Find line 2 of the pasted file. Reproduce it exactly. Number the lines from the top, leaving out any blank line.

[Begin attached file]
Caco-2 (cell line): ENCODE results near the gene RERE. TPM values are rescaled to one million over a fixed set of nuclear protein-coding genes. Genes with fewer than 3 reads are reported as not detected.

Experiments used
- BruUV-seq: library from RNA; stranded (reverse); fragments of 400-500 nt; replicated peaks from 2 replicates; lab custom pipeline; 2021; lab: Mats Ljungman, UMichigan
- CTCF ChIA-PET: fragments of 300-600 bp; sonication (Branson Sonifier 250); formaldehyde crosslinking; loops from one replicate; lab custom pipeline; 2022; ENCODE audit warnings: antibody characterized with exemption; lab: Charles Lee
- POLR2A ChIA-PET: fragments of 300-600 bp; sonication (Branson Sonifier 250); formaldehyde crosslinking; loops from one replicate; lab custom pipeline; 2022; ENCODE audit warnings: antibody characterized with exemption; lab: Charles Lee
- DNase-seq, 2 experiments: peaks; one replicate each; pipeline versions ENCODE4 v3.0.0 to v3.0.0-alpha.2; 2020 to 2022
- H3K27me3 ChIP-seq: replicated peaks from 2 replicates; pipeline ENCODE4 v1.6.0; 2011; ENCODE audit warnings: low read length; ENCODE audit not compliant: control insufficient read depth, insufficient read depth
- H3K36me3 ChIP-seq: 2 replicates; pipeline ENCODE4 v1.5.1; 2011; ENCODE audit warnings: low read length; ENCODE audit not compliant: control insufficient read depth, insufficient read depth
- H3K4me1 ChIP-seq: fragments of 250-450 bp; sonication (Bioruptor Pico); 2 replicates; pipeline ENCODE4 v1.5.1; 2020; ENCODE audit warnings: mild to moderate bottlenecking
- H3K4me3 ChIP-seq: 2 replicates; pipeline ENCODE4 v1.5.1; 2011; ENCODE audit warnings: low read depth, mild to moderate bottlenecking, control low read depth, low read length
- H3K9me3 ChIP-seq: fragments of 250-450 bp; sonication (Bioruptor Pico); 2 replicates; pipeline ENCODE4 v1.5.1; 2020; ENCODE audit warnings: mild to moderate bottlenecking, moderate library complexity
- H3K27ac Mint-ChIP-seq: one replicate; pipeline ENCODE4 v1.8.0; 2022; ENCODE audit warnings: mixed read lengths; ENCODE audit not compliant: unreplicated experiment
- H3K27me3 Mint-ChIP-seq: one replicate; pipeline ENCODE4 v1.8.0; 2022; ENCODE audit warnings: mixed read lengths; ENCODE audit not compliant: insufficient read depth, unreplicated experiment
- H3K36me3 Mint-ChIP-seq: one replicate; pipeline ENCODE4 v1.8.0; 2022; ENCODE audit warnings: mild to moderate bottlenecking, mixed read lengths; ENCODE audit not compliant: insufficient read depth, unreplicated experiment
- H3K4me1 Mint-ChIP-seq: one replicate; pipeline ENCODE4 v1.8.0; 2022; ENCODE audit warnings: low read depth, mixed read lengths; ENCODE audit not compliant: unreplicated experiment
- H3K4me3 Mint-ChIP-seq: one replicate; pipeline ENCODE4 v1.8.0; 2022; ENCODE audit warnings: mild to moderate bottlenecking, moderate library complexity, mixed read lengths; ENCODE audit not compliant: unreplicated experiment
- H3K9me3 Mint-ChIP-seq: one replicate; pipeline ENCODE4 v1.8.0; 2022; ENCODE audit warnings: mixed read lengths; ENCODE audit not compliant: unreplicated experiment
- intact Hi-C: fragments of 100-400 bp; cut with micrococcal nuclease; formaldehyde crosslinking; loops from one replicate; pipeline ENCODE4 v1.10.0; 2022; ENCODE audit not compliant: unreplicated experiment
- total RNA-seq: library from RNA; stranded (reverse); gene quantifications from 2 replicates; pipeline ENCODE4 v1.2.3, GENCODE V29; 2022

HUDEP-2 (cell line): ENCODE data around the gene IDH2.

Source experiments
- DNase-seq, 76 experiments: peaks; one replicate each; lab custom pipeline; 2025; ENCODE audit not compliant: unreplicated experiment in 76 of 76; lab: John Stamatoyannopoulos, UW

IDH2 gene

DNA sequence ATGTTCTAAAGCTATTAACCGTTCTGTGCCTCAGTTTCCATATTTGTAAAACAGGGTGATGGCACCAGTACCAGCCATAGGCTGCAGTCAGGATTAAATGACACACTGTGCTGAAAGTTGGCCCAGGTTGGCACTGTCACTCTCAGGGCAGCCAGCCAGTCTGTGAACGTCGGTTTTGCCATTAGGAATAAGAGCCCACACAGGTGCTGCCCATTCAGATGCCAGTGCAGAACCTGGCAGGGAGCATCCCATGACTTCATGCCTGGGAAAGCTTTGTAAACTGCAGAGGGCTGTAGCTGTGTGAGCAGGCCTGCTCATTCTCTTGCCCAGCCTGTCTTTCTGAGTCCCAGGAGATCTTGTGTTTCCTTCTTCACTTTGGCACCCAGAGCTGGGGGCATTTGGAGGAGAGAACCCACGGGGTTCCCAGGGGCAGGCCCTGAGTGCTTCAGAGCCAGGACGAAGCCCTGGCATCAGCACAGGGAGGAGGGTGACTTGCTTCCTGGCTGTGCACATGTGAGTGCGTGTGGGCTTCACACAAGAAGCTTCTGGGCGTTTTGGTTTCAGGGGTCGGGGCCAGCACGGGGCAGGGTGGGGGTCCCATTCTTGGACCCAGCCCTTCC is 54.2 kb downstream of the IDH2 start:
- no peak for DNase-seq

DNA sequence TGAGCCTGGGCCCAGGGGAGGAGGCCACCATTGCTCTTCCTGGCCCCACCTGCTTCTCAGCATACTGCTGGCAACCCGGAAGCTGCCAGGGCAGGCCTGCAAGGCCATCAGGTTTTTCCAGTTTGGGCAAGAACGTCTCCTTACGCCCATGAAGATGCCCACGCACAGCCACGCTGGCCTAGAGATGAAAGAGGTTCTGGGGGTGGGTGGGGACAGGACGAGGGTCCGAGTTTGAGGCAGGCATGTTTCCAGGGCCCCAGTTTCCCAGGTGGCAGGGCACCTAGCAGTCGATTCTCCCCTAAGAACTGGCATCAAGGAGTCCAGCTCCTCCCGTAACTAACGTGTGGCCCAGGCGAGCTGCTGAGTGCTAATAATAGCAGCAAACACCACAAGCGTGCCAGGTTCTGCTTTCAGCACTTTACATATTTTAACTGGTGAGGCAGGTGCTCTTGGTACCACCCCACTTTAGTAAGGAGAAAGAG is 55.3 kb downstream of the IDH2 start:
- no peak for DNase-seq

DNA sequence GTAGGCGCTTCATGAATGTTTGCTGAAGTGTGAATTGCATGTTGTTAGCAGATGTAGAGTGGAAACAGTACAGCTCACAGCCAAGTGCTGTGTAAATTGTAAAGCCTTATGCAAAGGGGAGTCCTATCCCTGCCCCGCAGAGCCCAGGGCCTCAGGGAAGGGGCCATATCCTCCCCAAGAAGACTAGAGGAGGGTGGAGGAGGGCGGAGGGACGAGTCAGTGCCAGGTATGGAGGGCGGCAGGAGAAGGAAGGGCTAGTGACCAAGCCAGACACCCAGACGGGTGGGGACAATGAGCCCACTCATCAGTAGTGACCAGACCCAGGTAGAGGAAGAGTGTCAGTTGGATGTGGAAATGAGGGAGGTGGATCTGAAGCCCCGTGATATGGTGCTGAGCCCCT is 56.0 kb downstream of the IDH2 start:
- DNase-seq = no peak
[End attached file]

Experiments used